How to Predict Golden Globe Winners

UPDATE: I plan on Twittering through the red carpet and award show tonight, with all the other million of movie tweeters out there. But I promise to be insightful and, of course, snarky. So follow along with me, my loyal readers, won’t you? Here’s my link.

I’m going to take a stab at which way I think the Hollywood Foreign Press Association, the governing body who hands out the Golden Globes, will sway at the 67th Golden Globes this Sunday, Jan. 17.

Best Picture – Drama
“Inglourious Basterds”
“Up in the Air”
“The Hurt Locker”

How it’ll shake out: Indies Precious and The Hurt Locker probably don’t stand a chance, while Up in the Air, with the most Globe nominations (six in all), and Inglourious Basterds, with its international appeal, are now looking paler against what is shaping up to be one of the biggest movies in history: Avatar. It’s like Titanic all over again, except with decidedly bluer people.

Best Motion Picture – Musical or Comedy
“The Hangover”
“(500) Days of Summer”
“It’s Complicated”
“Julie & Julia”

How it’ll shake out: It’s Complicated and Julie & Julia play too cute and The Hangover too crass. And on paper, Nine should have had it in the bag – great cast, lots of song and dance, the whole Fellini angle – but the film’s poor performance at the box office AND in the critics’ circle may hurt its Globe chances, since it most likely will not be receiving an Oscar nomination. Which leaves the sweetly quirky (500) Days of Summer, which does sport an excellent musical number and could be the big upset. That’s my bet.

Best Actor in a Motion Picture – Drama
Jeff Bridges, “Crazy Heart”
George Clooney, “Up in the Air”
Colin Firth, “A Single Man”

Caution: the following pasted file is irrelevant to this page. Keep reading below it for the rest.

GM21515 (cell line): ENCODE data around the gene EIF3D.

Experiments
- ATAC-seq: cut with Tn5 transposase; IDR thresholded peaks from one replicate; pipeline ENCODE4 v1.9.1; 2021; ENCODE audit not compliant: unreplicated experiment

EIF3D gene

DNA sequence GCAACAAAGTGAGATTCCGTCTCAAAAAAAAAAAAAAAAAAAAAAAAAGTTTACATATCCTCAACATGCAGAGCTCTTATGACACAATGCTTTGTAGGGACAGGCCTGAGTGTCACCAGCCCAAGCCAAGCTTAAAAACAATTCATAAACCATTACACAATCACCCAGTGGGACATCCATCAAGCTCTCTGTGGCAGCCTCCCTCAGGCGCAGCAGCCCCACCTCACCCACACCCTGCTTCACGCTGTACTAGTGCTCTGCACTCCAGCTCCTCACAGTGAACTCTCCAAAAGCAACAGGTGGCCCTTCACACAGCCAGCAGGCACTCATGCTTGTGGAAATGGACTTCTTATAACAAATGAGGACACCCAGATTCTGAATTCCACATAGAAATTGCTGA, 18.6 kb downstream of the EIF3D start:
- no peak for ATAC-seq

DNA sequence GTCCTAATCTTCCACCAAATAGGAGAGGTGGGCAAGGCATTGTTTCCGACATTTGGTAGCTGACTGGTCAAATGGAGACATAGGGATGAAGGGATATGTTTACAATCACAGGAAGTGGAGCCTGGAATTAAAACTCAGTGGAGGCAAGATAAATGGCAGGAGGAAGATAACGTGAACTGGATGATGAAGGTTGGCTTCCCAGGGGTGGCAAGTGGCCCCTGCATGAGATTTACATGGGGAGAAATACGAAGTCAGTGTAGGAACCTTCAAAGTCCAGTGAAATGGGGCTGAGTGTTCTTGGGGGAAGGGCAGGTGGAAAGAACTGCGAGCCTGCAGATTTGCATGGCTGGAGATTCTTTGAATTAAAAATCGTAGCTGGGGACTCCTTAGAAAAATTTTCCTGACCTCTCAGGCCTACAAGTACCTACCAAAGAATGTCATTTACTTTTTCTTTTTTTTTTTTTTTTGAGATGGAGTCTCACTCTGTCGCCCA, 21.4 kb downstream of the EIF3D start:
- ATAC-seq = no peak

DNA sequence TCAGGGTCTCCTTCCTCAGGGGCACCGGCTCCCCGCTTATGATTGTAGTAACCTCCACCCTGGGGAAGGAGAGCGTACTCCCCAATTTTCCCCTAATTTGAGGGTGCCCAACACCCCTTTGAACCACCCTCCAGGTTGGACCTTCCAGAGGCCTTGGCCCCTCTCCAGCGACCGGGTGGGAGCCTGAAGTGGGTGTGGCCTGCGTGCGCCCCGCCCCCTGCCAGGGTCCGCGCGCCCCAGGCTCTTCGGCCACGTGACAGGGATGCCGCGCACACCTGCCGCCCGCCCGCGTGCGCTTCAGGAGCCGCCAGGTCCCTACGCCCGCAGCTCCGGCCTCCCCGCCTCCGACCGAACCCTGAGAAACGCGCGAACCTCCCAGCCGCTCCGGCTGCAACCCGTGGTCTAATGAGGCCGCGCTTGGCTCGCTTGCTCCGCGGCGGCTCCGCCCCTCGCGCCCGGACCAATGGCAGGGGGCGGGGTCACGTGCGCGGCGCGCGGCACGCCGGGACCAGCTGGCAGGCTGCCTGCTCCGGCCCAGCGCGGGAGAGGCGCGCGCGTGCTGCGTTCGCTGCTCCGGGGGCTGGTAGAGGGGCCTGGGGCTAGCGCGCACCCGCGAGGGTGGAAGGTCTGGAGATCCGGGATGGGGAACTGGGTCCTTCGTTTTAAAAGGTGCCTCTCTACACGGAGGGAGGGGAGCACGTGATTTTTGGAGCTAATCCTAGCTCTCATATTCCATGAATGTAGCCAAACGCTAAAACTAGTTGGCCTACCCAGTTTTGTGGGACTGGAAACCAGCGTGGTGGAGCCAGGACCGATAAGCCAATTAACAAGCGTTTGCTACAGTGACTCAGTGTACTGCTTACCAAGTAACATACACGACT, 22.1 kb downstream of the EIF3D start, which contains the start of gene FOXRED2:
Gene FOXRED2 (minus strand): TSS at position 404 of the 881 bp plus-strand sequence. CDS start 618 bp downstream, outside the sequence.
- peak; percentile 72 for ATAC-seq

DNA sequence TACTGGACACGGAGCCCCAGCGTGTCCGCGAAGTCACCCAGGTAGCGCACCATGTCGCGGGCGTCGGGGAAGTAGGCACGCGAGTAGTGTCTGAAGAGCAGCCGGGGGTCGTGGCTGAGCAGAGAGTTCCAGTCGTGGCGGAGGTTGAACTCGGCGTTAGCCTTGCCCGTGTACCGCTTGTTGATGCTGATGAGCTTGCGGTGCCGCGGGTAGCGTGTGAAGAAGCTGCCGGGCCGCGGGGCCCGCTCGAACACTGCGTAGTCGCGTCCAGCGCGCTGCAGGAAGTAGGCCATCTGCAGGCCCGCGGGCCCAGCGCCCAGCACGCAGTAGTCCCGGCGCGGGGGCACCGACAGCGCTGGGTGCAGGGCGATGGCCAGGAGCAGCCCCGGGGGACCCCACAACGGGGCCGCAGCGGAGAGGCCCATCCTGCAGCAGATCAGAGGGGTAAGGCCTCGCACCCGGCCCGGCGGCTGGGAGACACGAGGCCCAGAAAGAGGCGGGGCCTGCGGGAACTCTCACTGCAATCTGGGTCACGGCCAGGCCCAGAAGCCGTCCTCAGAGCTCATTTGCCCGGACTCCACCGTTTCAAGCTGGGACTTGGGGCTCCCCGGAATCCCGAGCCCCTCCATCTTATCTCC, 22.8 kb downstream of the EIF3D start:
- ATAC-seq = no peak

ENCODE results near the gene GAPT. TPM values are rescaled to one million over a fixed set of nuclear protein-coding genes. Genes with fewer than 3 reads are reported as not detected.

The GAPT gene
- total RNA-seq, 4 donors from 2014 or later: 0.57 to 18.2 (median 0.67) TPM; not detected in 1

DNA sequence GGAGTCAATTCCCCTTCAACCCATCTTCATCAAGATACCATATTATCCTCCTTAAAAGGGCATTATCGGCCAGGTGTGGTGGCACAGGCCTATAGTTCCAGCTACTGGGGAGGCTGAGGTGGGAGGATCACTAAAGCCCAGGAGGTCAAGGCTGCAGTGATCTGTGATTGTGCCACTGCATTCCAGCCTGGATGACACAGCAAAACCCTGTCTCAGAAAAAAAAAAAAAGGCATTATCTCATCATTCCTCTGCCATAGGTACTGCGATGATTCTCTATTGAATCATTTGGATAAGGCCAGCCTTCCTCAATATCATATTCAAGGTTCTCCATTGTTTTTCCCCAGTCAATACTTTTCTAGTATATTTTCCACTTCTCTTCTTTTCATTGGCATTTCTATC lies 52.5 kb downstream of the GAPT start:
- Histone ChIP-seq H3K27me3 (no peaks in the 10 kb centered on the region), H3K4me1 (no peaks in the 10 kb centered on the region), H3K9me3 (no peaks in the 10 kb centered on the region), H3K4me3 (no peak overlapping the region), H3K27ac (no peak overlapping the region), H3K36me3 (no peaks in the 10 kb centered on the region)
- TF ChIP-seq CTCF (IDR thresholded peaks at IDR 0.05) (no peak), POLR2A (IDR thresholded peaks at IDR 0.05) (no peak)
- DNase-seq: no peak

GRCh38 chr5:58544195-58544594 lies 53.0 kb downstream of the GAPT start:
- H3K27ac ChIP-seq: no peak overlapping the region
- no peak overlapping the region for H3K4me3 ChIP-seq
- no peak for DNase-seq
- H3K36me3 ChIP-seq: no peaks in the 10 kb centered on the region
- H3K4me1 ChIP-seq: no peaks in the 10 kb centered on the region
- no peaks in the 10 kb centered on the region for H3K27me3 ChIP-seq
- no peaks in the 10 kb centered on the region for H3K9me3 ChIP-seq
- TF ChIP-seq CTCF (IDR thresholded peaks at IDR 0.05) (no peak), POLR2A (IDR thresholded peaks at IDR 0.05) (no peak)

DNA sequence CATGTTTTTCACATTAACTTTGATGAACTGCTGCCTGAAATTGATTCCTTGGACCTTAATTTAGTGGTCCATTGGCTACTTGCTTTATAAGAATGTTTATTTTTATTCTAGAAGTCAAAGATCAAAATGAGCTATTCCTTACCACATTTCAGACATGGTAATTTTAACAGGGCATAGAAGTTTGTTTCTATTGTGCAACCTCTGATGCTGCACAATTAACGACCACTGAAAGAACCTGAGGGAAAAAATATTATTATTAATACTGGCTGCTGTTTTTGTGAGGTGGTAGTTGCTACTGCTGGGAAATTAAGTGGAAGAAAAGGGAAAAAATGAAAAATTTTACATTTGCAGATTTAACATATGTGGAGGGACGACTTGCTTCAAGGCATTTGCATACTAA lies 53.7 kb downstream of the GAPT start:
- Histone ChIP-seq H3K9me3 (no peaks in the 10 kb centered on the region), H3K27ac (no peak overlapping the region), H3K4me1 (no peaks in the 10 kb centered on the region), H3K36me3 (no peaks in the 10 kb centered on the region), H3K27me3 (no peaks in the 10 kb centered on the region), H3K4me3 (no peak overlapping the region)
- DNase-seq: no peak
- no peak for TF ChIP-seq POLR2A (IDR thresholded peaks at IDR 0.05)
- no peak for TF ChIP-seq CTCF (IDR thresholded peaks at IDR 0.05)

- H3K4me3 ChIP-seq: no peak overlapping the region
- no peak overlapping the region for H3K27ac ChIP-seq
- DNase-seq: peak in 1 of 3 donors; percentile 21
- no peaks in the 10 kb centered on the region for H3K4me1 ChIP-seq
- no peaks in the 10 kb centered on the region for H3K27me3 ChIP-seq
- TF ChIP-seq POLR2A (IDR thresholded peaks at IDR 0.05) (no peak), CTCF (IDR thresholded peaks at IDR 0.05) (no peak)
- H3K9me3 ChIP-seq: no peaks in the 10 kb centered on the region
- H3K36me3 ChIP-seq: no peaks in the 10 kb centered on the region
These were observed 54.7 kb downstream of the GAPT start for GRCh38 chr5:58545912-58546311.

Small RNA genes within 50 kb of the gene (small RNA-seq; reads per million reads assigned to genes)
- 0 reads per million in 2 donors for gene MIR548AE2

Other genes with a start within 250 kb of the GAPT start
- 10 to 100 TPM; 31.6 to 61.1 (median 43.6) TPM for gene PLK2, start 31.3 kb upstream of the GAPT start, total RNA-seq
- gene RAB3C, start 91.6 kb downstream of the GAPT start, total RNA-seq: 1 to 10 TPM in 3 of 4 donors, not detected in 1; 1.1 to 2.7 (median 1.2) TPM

Morgan Freeman, “Invictus”
Tobey Maguire, “Brothers”

How it’ll shake out: The top three on the list – Bridges, Clooney and Firth – are all neck in neck in this competition. But I just think it’s Bridges time to win the career awards for his washed-out, hard-drinkin’ country singer in Crazy Heart.

Best Actress in a Motion Picture – Drama
Carey Mulligan, “An Education”
Emily Blunt, “The Young Victoria”
Gabourey Sidibe, “Precious”
Helen Mirren, “The Last Station”
Sandra Bullock, “The Blind Side”

How it’ll shake out: This race is really between Mulligan and Bullock, even though Sidibe turned in an amazing first-time performance. So, if we are going with the popular vote, then Sandra Bullock will win, hands down, for the tremendous year she has been having, but there’s that nagging suspicion the HFPA, loving their Brits from across the Pond, may award the Globe to Mulligan for her brilliance in An Education. I’m leaning towards that.

Best Actor in a Motion Picture – Musical or Comedy
Matt Damon, “The Informant”
Daniel Day-Lewis, “Nine”
Michael Stuhlbarg, “A Serious Man”
Robert Downey Jr., “Sherlock Holmes”
Joseph Gordon-Levitt, “(500) Days of Summer”

How it’ll shake out: While Damon, Stuhlbarg and Gordon-Levitt give worthy but perhaps too specialized performances, Daniel Day-Lewis singing and dancing as a philandering Italian director dazzles. But again, the negative Nine reaction may cancel him out. That leaves Downey Jr. perhaps taking home the Globe for his wry, offbeat turn as Sherlock Holmes. Even if I’m wrong, he’s the one I WANT to win.

Best Actress in a Motion Picture – Musical or Comedy
Marion Cotillard, “Nine”
Sandra Bullock, “The Proposal”
Meryl Streep, “Julie and Julia”
Julia Roberts, “Duplicity”
Meryl Streep, “It’s Complicated”

How it’ll shake out: There’s no real competition here: Streep’s performance as the effervescent Julia Child in Julie & Julia should win by a landslide.

Best Supporting Actress
Penelope Cruz, “Nine”
Anna Kendrick, “Up in the Air”
Mo’Nique, “Precious”
Vera Farminga, “Up in the Air”
Julianne Moore, “A Single Man”